AMBIO

, Volume 39, Issue 5–6, pp 376–384 | Cite as

Current Nitrogen Management Status and Measures to Improve the Intensive Wheat–Maize System in China

Report

Abstract

During the first 35 years of the Green Revolution, Chinese grain production doubled, greatly reducing food shortage, but at a high environmental cost. In 2005, China alone accounted for around 38% of the global N fertilizer consumption, but the average on-farm N recovery efficiency for the intensive wheat–maize system was only 16–18%. Current on-farm N use efficiency (NUE) is much lower than in research trials or on-farm in other parts of the world, which is attributed to the overuse of chemical N fertilizer, ignorance of the contribution of N from the environment and the soil, poor synchrony between crop N demand and N supply, failure to bring crop yield potential into full play, and an inability to effectively inhibit N losses. Based on such analyses, some measures to drastically improve NUE in China are suggested, such as managing various N sources to limit the total applied N, spatially and temporally matching rhizospheric N supply with N demand in high-yielding crops, reducing N losses, and simultaneously achieving high-yield and high NUE. Maximizing crop yields using a minimum of N inputs requires an integrated, interdisciplinary cooperation and major scientific and practical breakthroughs involving plant nutrition, soil science, agronomy, and breeding.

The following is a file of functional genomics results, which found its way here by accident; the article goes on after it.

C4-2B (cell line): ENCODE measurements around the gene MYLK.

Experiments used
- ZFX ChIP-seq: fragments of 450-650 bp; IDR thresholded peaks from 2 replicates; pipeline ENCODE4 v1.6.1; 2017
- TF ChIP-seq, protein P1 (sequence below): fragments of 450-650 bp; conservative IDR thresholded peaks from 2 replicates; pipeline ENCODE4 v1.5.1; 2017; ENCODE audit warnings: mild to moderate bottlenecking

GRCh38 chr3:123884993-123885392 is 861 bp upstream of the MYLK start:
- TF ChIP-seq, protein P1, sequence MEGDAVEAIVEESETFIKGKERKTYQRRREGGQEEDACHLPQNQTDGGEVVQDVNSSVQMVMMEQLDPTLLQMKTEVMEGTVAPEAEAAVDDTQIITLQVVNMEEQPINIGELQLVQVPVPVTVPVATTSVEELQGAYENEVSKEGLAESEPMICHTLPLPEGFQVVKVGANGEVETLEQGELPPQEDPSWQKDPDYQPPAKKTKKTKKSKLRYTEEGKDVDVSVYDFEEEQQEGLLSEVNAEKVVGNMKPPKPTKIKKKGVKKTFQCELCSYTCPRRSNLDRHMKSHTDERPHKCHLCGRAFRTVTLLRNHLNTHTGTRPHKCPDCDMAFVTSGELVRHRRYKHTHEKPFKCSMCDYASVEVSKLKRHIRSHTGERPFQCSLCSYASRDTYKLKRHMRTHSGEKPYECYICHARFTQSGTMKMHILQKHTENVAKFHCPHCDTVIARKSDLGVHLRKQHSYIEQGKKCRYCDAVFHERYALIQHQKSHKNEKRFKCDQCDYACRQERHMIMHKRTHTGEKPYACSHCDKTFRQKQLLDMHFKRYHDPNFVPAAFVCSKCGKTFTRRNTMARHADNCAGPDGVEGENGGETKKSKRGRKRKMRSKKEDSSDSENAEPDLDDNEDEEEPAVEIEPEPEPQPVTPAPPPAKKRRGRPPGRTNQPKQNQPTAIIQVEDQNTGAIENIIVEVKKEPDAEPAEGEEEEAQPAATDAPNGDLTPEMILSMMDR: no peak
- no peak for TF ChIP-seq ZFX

Keywords

Nitrogen management Nitrogen use efficiency Environment Crop yield China 

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Copyright information

© Royal Swedish Academy of Sciences 2010

Authors and Affiliations

  1. 1.Department of Plant Nutrition, College of Resource and Environmental SciencesChina Agricultural UniversityBeijingChina

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